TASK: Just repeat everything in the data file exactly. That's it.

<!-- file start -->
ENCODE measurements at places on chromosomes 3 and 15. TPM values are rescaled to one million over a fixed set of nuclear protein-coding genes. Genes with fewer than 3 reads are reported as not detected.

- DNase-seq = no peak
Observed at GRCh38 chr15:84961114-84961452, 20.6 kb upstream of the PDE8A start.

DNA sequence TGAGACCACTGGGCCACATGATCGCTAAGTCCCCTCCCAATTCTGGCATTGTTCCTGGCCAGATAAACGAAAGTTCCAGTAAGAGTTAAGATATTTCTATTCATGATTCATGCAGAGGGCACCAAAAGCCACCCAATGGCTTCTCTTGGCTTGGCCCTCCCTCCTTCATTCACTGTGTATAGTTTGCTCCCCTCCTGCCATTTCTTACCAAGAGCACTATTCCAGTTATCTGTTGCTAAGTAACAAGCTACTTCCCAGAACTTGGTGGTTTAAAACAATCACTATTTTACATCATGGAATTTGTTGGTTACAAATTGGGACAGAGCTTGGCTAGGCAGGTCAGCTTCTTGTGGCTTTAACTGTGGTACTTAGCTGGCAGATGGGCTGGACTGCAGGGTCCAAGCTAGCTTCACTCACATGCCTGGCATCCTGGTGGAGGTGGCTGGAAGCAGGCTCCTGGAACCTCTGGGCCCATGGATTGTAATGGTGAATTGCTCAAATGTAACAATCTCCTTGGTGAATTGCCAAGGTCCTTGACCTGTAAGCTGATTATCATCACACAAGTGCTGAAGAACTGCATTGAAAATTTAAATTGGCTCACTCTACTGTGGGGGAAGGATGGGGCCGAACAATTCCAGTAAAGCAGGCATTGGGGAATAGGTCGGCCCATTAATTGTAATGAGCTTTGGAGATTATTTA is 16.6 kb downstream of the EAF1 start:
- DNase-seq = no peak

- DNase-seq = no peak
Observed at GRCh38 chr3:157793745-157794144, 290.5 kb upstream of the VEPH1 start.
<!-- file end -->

ENCODE measurements at places on chromosomes 3 and 15. TPM values are rescaled to one million over a fixed set of nuclear protein-coding genes. Genes with fewer than 3 reads are reported as not detected.

- DNase-seq = no peak
Observed at GRCh38 chr15:84961114-84961452, 20.6 kb upstream of the PDE8A start.

DNA sequence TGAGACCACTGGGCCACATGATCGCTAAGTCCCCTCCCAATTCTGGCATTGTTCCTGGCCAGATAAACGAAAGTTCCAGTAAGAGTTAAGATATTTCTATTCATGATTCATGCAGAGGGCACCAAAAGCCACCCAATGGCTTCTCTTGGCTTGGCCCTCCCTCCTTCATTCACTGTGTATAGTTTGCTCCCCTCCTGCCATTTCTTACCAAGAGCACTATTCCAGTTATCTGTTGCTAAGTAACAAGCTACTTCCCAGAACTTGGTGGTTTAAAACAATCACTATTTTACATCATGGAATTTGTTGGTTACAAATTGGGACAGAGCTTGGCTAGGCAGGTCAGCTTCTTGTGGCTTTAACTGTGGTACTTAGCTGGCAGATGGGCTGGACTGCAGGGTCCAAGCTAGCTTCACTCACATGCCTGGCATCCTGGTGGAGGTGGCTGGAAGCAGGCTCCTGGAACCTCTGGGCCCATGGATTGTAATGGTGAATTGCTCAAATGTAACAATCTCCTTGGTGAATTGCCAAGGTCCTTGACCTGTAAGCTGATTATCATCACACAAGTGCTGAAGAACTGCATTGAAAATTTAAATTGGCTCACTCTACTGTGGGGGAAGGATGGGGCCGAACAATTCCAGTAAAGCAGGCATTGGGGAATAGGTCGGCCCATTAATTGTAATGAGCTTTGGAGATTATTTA is 16.6 kb downstream of the EAF1 start:
- DNase-seq = no peak

- DNase-seq = no peak
Observed at GRCh38 chr3:157793745-157794144, 290.5 kb upstream of the VEPH1 start.